Shabbat is more than a day of refraining from worldly activity.

When experienced to its spiritual fullest, its holiness enlightens all other days of the week.

We invite you to enhance your Shabbat with these words of Torah.


Wheat growing in a wheat field

Parshat Emor 5766: Counting the Omer – The Fifth Dimension

Parshat Emor 5766: Counting the Omer – The Fifth Dimension

Lapin, Rabbi David
May 7, 2020
“A complete twenty-four-hour period is not a complete day in the true sense of the word. Nor is a full seven days necessarily a complete week. A complete day is a day in which we fulfilled our Divine missions, we carried out Retzono shel Makom (the will of G-d). G-d asks of us to count seven complete weeks. He wants weeks that are not only complete in their measurement of 49 complete time units, but also of seven weeks of Divine mission accomplishment. Divine mission accomplishment gives meaning and completeness to time.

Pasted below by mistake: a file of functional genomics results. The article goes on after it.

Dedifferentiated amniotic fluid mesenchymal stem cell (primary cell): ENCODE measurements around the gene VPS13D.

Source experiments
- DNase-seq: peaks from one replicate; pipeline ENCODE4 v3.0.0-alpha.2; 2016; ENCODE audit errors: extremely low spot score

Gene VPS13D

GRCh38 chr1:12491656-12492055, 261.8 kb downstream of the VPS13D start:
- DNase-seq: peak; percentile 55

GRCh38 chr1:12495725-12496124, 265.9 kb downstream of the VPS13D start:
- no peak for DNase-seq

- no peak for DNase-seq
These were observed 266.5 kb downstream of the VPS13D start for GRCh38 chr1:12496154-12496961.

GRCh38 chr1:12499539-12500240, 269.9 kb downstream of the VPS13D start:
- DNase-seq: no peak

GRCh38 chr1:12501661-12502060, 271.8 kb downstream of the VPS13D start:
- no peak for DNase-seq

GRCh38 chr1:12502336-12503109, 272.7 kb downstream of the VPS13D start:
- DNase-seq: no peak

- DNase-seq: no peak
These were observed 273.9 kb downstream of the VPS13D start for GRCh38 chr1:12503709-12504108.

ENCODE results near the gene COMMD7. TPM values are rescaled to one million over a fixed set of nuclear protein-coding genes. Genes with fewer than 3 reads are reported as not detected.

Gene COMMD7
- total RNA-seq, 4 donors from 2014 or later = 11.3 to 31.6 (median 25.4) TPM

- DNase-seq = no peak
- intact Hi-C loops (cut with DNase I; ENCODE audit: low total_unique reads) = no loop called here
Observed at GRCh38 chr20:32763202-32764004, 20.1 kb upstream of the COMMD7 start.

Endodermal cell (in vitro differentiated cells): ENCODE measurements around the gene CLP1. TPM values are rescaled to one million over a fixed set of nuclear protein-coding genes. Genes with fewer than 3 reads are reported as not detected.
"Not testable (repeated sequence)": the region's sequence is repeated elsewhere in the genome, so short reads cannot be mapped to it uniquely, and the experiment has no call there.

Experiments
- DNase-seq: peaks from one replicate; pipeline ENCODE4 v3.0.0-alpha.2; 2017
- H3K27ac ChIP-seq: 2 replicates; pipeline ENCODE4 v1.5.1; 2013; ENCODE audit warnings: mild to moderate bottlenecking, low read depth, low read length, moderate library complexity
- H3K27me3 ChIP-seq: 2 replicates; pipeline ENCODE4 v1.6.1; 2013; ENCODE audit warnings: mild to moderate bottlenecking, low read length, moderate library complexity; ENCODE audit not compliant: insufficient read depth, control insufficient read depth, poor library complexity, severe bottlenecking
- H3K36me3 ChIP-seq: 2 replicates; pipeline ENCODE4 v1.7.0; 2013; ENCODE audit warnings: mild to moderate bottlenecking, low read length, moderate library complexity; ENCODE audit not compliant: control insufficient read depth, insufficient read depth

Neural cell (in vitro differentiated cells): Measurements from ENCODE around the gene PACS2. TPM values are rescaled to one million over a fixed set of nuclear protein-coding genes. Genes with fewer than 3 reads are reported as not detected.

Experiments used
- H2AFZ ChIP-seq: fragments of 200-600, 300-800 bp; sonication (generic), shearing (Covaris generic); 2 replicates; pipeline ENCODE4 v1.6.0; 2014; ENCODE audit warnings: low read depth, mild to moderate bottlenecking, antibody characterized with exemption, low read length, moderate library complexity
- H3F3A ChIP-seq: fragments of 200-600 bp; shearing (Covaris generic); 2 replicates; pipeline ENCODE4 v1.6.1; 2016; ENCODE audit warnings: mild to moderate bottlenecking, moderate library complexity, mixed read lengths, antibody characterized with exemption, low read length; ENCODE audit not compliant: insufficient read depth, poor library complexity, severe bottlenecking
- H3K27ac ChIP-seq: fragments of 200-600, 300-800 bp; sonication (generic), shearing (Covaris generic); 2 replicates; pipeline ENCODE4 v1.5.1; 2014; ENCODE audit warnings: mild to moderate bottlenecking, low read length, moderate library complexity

Counting the Omer is not a nightly ritual of formulistic utterance. It is focusing our attention every evening on a day that has just unfolded before us. We are a day further in time from a point in space we are trying to escape: Mitzrayim, which means narrowness and limitation. We are a day closer to a point in space we crave to reach: Sinai. But have we also traveled on the fifth spectrum of meaning and value? Are we not only completing our time but also fulfilling our missions? Have we moved in that spiritual direction too? Are we merely filling space or are we also fulfilling the intent of the Divine infinite Space, Makom, Hashem Himself? This, the nightly counting is the challenge to self.